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At The Cavern
Castle CMRCD 1372 (2006)

Alexis Korner

'At The Cavern' is essentially the album that its predecessor 'R&B From The Marquee' pretended to be, being recorded live in front of real r&b fans. The other main difference of course was the passing of harp maestro Cyril Davies and the fact that for better or worse Alexis Korner had started to share vocal duties in the band. And while the Alexis Korner growled rasp was at times nothing short of unpalatable, his sheer enthusiasm and vast knowledge of the blues/r&b and the fact he constantly had a great band overcame any obvious musical short comings.

Being a smart band leader of course, Alexis also took the precaution of including London based American vocalist Herbie Goins in the band, and the results are everything you would wish from a live album. It is also worth noting that in a band that was to include such heavyweights as Jack Bruce, Ginger Baker, Dick Heckstall Smith, Graham Bond and Phil Seamen to mention a few, this Cavern line-up featuring Dave Castle on alto, Malcolm Saul on organ, Vernon Bown on string bass and Mike Scott on drums is everything Alexis would have wanted from a Blues Inc. line-up.

Being the early pre Beatlemania era, the audience is attentive but enthusiastic enough to push the band to play to their potential. Alexis himself leads from the front on guitar and gritty vocals on 'Whoa Baby' - a tough unrelenting blues - but it is with the jazzy intro to 'Everyday I Have the Blues' that things ignite. Vocalist Herbie Goins sounds like a young Lou Rawls and adds style and panache to the sweaty effort of the band. Curiously the classy intro is almost overridden by the top heavy mix of sax and bass, and it is only with the superb alto break that the band relaxes back into the groove.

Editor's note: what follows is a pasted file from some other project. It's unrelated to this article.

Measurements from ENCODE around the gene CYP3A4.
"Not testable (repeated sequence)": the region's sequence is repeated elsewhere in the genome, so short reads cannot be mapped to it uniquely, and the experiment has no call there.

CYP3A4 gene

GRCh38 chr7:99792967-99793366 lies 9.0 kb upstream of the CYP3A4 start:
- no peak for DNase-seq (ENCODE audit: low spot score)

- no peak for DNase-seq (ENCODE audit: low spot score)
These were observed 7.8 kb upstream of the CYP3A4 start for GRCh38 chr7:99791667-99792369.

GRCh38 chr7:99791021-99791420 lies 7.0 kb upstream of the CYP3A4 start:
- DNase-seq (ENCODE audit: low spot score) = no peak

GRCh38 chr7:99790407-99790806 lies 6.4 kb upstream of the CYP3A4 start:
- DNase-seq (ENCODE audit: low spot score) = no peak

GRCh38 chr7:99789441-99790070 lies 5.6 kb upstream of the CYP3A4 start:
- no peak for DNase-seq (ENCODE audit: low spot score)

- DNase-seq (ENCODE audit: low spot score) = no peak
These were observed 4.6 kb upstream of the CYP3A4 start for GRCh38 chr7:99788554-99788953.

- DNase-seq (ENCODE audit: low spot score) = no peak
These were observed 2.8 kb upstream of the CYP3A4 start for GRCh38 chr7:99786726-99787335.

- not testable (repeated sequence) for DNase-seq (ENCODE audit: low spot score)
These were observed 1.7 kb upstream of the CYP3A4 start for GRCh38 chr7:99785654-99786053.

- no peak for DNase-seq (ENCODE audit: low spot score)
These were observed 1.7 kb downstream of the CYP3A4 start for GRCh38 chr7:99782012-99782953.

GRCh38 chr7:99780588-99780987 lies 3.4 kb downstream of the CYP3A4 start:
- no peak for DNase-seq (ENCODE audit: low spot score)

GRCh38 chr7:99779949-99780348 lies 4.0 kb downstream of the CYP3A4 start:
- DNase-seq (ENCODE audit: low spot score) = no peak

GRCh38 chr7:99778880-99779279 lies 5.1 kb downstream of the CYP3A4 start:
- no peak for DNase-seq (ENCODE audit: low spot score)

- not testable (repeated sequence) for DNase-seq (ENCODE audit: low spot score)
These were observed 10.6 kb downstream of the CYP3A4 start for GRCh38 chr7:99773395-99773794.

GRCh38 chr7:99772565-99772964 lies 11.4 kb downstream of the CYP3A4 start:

It can be argued that half way through this number Blues Inc. achieve the kind of r&b outing that Alexis constantly strove for. On yet another version of 'Hoochie Coochie Man' everyone stretches out, and on the following Ellington influenced instrumental show stopper 'Herbie's Tune', Blues Incorporated play at their collective best, pursuing a very proggy/jazzy direction, otherwi se known as sixties cool. By the time of a swinging 'Kansas City' the band are blowing up a proverbial storm, and delivering good time r&b at its best.

This re-mastered album also offers eight bonus tracks including two excellent covers of 'Roberta', and 'Turn On Your Lovelight' by Herbie Goins. Several brief but enlightening Brian Matthews interviews also help to make this the best of the initial three Blues Incorporated re-issues.


Review by Pete Feenstra

Related>> R&B From The Marquee (review)

Related>> Blues Incorporated (review)

Related>> Anthology (review)

***** Out of this world | **** Pretty damn fine |
*** OK, approach with caution unless you are a fan |
** Instant bargain bin fodder | * Ugly. Just ugly

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